There are more things to say about the book that maybe I will say later or at least to myself.  House’s writing in this book reminded of Wendell Berry’s.  I recommend it.

For the View

Posted in Nothings, Uncategorized by majorcedar on October 22, 2009

A New Chapter

Posted in Latin Musings by majorcedar on August 8, 2008

In two weeks, I will begin working on Ph. D. in history at University of Kentucky.  Since I hardly post on this site with any regularity now, I cannot imagine I will do any more once school starts.  Though, from time to time, I will run across something worth sharing and will post away.  The subject matter, no doubt, will move in the direction of the history of early Christianity and Byzantium.  This morning, working on Latin, I translated a passage worth sharing.  Enjoy.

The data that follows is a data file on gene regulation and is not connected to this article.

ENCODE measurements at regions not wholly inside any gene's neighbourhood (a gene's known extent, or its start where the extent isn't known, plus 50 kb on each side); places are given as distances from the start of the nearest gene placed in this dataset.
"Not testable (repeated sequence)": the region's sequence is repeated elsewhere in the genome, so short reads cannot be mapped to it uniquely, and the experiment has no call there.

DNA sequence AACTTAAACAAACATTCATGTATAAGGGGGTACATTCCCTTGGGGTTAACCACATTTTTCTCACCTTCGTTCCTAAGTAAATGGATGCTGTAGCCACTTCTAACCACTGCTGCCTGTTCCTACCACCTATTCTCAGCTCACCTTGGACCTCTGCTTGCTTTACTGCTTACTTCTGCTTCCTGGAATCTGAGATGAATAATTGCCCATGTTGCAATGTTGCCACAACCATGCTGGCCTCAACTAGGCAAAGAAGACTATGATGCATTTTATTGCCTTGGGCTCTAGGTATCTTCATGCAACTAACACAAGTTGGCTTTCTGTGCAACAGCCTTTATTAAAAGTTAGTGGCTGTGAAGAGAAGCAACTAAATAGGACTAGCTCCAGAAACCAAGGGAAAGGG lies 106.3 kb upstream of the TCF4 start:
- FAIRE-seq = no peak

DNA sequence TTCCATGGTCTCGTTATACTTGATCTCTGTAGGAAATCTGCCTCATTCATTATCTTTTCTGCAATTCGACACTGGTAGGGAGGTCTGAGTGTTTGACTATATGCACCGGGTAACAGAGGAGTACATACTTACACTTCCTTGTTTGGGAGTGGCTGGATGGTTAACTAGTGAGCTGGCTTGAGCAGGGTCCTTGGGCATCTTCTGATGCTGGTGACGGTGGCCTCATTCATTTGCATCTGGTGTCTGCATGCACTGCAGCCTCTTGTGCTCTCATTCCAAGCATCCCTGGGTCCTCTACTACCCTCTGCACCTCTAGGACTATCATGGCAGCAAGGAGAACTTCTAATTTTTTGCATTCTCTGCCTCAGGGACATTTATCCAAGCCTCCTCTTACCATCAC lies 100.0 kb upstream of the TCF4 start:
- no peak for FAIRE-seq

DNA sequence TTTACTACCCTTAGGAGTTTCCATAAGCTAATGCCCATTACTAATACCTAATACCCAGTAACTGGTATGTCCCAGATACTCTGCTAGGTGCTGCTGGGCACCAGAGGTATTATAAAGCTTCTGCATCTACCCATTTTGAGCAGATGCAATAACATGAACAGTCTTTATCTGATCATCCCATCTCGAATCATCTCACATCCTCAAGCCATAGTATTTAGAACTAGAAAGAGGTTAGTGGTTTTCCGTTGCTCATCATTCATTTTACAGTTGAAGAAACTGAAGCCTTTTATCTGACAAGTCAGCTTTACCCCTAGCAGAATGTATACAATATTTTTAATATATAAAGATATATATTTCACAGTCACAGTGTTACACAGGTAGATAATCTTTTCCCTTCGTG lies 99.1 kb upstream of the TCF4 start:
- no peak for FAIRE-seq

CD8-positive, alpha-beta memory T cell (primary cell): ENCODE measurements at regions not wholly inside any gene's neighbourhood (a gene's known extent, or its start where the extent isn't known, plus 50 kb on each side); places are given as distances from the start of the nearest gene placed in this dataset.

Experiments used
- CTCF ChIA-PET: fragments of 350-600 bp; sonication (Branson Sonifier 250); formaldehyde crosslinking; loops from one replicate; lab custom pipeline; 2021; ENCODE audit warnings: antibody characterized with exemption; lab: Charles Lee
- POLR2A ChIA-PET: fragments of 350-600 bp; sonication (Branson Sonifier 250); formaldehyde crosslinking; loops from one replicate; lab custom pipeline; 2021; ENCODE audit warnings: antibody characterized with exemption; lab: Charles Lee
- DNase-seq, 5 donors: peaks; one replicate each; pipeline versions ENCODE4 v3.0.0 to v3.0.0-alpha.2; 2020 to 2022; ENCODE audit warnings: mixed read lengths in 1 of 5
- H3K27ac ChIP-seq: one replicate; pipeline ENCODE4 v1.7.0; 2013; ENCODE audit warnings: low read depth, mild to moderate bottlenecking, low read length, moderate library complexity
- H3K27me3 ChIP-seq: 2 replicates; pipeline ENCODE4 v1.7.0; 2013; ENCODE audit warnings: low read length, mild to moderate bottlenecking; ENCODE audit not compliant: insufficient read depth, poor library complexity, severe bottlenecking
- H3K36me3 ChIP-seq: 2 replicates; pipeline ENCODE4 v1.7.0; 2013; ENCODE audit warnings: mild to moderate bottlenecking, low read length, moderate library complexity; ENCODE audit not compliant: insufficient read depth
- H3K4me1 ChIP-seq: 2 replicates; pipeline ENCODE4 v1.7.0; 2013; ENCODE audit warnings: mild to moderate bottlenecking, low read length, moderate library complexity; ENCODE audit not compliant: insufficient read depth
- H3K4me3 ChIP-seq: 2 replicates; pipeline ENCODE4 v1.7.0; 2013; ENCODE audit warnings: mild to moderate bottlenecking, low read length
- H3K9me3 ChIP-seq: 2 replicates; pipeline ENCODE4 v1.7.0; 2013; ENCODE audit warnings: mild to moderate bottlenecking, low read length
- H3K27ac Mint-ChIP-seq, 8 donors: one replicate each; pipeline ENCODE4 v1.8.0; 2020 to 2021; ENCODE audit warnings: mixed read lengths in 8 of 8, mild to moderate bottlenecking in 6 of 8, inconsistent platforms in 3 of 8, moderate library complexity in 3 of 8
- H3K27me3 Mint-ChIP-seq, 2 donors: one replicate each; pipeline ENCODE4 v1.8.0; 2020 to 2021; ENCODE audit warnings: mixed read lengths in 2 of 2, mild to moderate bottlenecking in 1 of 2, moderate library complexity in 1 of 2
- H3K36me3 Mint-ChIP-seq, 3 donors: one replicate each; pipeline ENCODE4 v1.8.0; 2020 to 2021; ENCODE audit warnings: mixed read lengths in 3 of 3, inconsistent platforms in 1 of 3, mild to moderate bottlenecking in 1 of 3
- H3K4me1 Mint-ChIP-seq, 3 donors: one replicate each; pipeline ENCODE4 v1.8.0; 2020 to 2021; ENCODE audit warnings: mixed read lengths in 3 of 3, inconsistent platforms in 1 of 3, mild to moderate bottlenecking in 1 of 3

Martial 10.47 :
Haec sunt, amice iucundissime, quae vitam faciunt beatiorem: res non facta labore sed a patre relicta, ager felix, parvum fori et satis otii, mens aequa, vires et corpus sanum, sapientia, amici veri, sine arte mensa, nox non ebria sed soluta curis, non tristis torus et tamen pudicus, somnus facilis. Desidera tantum quod habes, cupe nihil; noli timere ultimum diem aut sperare.

A Unique Portrayal of the Body

Posted in Uncategorized by majorcedar on April 17, 2008

I would like to think the role I play in the church – Christ’s body – is different than the one being talked about here.

A New Look for Abraham

Posted in Nothings by majorcedar on April 3, 2008

For the longest time, the hair on my head has been surrendering to the passing years. Or to say it differently, I’m going bald! Since I have always kept my hair short (practically shaved), I’m not too upset. Today, while looking at my mug in the mirror, I noticed I have one lone hair that has fallen away from the group. In the front, where my hairline used to be some years ago, one hair remains. He grows and bends forward, never looking back at the family of hairs he leaves behind. He is my Abraham (cf. Genesis 12).

A Community Called Atonement

Posted in Book of the Month by majorcedar on March 29, 2008